Hopes of a 2018 Monster Energy NASCAR Cup Series championship still are alive for eight drivers. Aside from the desire to be a series champion for the second consecutive year, Martin Truex Jr. has a little extra motivation to win it all—keeping Joey Logano from winning the championship.
"He won the battle, but he's not going to win the damn war," Truex Jr. said on Oct. 28 after Logano won the First Data 500 at Martinsville Speedway in Virginia. "I'm just not going to let him win [the championship]. I'm going to win it.”
Truex Jr. took the lead from Logano on the final lap of the race, but the two made contact later on and the advantage fell in Logano's favor—considered a dirty move by Truex Jr.'s No. 78 Furniture Row Racing team.
"I took the lead from him fair and square, and then, he gave me a cheap shot,” Truex Jr. said. "It's a cheap win. I hope he's proud of himself. I'll remember that if he's in front of me coming to the checkered flag."
Logano’s race win at Martinsville guaranteed his advancement to the four-driver championship round of the playoffs in the season finale at Homestead-Miami Speedway on Nov. 18. Truex Jr. and the other six remaining playoff drivers have two more races to claim their championship four berths.
The move Logano pulled on Truex Jr. to retake his lead is referred to as a “bump and run” in the NASCAR world. It’s completely within the rules and is fairly commonplace on short tracks like Martinsville. It's a move that fans and competitors love or hate, seemingly depending on which drivers are involved, and more specifically, which driver is on the giving end and which is on the receiving end of the contact.
For some, the line between acceptable and unacceptable is dependent on whether or not the driver on the receiving end is wrecked out, which Truex Jr. was not. Instead, he finished third, also being passed by Denny Hamlin.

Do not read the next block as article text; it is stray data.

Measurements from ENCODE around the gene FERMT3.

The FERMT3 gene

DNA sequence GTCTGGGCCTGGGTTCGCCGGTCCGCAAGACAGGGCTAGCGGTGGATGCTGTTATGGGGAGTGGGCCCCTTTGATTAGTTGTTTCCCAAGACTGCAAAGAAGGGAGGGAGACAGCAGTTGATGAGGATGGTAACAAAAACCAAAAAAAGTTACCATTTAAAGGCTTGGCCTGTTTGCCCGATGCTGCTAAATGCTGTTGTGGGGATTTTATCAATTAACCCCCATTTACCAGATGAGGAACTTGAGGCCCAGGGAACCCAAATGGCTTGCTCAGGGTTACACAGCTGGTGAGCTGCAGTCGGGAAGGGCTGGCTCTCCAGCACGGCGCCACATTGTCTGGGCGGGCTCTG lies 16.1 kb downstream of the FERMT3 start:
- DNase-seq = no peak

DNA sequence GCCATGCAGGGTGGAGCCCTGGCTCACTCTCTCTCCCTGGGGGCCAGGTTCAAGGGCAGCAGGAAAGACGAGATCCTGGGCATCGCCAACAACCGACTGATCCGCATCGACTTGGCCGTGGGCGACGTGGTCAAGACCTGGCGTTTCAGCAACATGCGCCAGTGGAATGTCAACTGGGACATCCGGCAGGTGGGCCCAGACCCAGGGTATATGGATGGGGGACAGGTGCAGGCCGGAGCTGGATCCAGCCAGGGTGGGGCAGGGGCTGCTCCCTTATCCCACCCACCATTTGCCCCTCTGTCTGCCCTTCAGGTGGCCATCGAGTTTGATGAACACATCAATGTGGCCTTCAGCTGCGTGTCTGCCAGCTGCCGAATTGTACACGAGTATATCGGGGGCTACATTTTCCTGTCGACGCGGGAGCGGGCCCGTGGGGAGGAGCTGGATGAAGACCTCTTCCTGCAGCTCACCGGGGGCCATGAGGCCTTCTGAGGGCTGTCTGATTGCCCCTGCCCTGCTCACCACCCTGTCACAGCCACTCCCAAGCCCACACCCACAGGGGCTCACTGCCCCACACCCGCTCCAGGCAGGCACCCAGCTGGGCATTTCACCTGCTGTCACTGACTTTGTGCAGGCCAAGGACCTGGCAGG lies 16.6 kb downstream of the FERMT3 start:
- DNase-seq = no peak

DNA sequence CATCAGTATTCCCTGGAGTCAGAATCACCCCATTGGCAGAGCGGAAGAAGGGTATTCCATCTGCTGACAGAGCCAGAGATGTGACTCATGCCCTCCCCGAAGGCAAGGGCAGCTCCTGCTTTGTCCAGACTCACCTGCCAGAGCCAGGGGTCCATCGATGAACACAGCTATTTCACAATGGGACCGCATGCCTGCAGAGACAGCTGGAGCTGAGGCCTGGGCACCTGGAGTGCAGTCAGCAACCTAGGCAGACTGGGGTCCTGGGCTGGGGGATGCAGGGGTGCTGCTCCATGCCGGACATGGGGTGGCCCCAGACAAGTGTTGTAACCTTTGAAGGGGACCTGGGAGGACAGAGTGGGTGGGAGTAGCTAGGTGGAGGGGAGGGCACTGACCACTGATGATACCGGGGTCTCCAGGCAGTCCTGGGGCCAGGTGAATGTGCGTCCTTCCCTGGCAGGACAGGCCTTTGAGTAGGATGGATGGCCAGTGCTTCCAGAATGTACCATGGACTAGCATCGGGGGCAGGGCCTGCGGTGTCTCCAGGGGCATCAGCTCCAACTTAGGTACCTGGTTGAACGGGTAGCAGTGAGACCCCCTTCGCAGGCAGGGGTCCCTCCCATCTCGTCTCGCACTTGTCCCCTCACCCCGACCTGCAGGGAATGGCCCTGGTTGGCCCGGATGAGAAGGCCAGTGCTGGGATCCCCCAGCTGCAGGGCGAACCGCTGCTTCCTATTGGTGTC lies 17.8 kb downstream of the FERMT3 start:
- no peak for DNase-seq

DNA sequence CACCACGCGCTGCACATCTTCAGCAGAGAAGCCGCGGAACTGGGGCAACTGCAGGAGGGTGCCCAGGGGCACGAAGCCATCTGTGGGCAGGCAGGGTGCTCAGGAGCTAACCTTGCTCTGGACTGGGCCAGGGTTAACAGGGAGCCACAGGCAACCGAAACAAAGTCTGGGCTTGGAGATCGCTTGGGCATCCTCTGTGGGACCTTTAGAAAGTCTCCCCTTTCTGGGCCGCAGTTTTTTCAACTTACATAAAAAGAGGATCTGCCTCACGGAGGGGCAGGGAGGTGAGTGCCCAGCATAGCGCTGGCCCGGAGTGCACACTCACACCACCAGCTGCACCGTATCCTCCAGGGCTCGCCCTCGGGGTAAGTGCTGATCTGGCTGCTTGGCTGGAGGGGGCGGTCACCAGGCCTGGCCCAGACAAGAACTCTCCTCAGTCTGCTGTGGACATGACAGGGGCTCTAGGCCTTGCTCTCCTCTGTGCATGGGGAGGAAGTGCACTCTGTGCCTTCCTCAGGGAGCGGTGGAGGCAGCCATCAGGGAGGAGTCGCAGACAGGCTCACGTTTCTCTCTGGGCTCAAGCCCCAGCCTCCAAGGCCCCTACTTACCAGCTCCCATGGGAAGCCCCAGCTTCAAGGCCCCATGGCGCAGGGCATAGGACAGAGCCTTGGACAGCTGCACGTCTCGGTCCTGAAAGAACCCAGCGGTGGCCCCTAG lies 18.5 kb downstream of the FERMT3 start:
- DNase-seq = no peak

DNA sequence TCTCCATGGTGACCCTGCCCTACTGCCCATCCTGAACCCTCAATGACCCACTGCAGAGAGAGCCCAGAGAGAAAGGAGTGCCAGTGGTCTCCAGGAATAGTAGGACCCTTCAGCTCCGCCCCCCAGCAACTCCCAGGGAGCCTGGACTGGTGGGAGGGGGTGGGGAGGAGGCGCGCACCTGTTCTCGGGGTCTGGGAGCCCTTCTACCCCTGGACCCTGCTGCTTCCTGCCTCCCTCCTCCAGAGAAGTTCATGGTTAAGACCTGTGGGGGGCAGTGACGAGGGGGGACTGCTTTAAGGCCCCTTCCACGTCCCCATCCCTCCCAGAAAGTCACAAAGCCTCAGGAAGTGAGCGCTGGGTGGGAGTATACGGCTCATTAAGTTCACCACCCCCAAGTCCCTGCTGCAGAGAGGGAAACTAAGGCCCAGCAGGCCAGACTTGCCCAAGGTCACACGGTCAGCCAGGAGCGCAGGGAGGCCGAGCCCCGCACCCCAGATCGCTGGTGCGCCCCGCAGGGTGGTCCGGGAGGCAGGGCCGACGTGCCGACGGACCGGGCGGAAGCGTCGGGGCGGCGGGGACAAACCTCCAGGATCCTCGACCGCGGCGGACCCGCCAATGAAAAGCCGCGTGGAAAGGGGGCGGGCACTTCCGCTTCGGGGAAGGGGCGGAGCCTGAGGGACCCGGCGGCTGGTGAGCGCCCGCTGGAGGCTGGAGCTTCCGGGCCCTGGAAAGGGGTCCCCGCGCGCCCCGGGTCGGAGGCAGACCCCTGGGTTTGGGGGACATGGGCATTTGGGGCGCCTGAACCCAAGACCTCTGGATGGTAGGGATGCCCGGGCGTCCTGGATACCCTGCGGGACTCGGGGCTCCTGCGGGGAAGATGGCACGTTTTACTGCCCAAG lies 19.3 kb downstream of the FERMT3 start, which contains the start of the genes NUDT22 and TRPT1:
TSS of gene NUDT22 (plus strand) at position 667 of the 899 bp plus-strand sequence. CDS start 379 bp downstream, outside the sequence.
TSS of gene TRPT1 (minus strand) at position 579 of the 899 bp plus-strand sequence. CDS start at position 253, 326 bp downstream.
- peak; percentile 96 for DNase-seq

"You know, we didn’t wreck each other,” Logano said. "We bumped into each other a lot, and that is what this sport was built on. I know a lot of fans out there aren’t too happy about it, but it is racing, and that is what NASCAR is about and what stock car racing is.”
Even though the incident improved Hamlin’s finishing position by one, he was still wishing for a bigger clash in hopes of advancing further up the order.
"I knew it was coming, but I just hoped it would be a little more dramatic,” Hamlin said.
The incident on the final lap at Martinsville is the second in which Logano has been on the giving end in recent years. Logano made contact to get around Matt Kenseth during a race at Kansas Speedway in 2015. The big difference in that incident — Kenseth wrecked, or at the very least, spun. Back then, Logano felt Kenseth was blocking him excessively, and therefore, the contact was called for. Kenseth didn’t see it that way, though.
Kenseth wrecked at Talladega Superspeedway in Alabama a week later and was eliminated from that season’s playoffs. Kenseth, then, got his revenge at none other than Martinsville. After wrecking once more, he returned to the track nine laps down with the intent of wrecking Logano, taking him out of the race. That mission was completed, and Kenseth was suspended by NASCAR from two of the final three races of the season for his retaliatory actions.
The window of opportunity for Truex Jr. to retaliate is a narrow one; so narrow, in fact, that he has only one race to pull it off. Retaliation would be meaningless in either of the next two races at Texas Motor Speedway or ISM Raceway near Phoenix because Logano’s already locked into the championship four at Homestead. Any revenge would need to come at Homestead-Miami.
If Truex Jr. is eliminated from the playoffs for Homestead, he’ll have nothing to lose in the final race of the season. But if Truex Jr. is still in the game, certainly, he’ll be more focused on the championship than retaliating against Logano. Maybe the best way for Truex Jr. to get back at Logano would be repeating as NASCAR Cup Series champion.